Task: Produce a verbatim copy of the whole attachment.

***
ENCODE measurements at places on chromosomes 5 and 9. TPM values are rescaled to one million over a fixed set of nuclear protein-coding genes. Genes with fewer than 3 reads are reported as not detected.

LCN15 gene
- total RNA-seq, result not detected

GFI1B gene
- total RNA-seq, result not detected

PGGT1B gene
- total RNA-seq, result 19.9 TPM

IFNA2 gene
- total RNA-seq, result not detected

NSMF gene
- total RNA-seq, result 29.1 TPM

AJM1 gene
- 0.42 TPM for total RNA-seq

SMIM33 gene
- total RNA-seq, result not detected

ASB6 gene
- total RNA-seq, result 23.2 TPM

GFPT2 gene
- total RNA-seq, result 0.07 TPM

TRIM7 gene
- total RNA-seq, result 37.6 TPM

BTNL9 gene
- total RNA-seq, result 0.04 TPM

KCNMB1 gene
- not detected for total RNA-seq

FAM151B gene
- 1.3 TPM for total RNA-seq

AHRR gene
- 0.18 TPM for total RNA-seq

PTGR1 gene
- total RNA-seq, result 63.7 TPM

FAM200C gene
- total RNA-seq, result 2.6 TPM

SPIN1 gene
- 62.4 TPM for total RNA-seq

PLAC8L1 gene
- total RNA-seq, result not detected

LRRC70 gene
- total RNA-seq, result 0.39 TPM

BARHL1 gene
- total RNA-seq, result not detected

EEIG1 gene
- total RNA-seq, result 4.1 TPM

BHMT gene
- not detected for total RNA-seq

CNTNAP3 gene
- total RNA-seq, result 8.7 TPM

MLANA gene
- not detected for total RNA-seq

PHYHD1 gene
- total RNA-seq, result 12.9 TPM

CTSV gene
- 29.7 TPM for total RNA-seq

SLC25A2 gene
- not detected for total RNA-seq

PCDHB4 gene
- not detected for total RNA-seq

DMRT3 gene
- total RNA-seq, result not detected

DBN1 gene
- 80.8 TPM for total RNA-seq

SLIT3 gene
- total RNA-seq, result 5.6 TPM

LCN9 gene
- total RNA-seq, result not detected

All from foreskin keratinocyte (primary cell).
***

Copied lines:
ENCODE measurements at places on chromosomes 5 and 9. TPM values are rescaled to one million over a fixed set of nuclear protein-coding genes. Genes with fewer than 3 reads are reported as not detected.

LCN15 gene
- total RNA-seq, result not detected

GFI1B gene
- total RNA-seq, result not detected

PGGT1B gene
- total RNA-seq, result 19.9 TPM

IFNA2 gene
- total RNA-seq, result not detected

NSMF gene
- total RNA-seq, result 29.1 TPM

AJM1 gene
- 0.42 TPM for total RNA-seq

SMIM33 gene
- total RNA-seq, result not detected

ASB6 gene
- total RNA-seq, result 23.2 TPM

GFPT2 gene
- total RNA-seq, result 0.07 TPM

TRIM7 gene
- total RNA-seq, result 37.6 TPM

BTNL9 gene
- total RNA-seq, result 0.04 TPM

KCNMB1 gene
- not detected for total RNA-seq

FAM151B gene
- 1.3 TPM for total RNA-seq

AHRR gene
- 0.18 TPM for total RNA-seq

PTGR1 gene
- total RNA-seq, result 63.7 TPM

FAM200C gene
- total RNA-seq, result 2.6 TPM

SPIN1 gene
- 62.4 TPM for total RNA-seq

PLAC8L1 gene
- total RNA-seq, result not detected

LRRC70 gene
- total RNA-seq, result 0.39 TPM

BARHL1 gene
- total RNA-seq, result not detected

EEIG1 gene
- total RNA-seq, result 4.1 TPM

BHMT gene
- not detected for total RNA-seq

CNTNAP3 gene
- total RNA-seq, result 8.7 TPM

MLANA gene
- not detected for total RNA-seq

PHYHD1 gene
- total RNA-seq, result 12.9 TPM

CTSV gene
- 29.7 TPM for total RNA-seq

SLC25A2 gene
- not detected for total RNA-seq

PCDHB4 gene
- not detected for total RNA-seq

DMRT3 gene
- total RNA-seq, result not detected

DBN1 gene
- 80.8 TPM for total RNA-seq

SLIT3 gene
- total RNA-seq, result 5.6 TPM

LCN9 gene
- total RNA-seq, result not detected

All from foreskin keratinocyte (primary cell).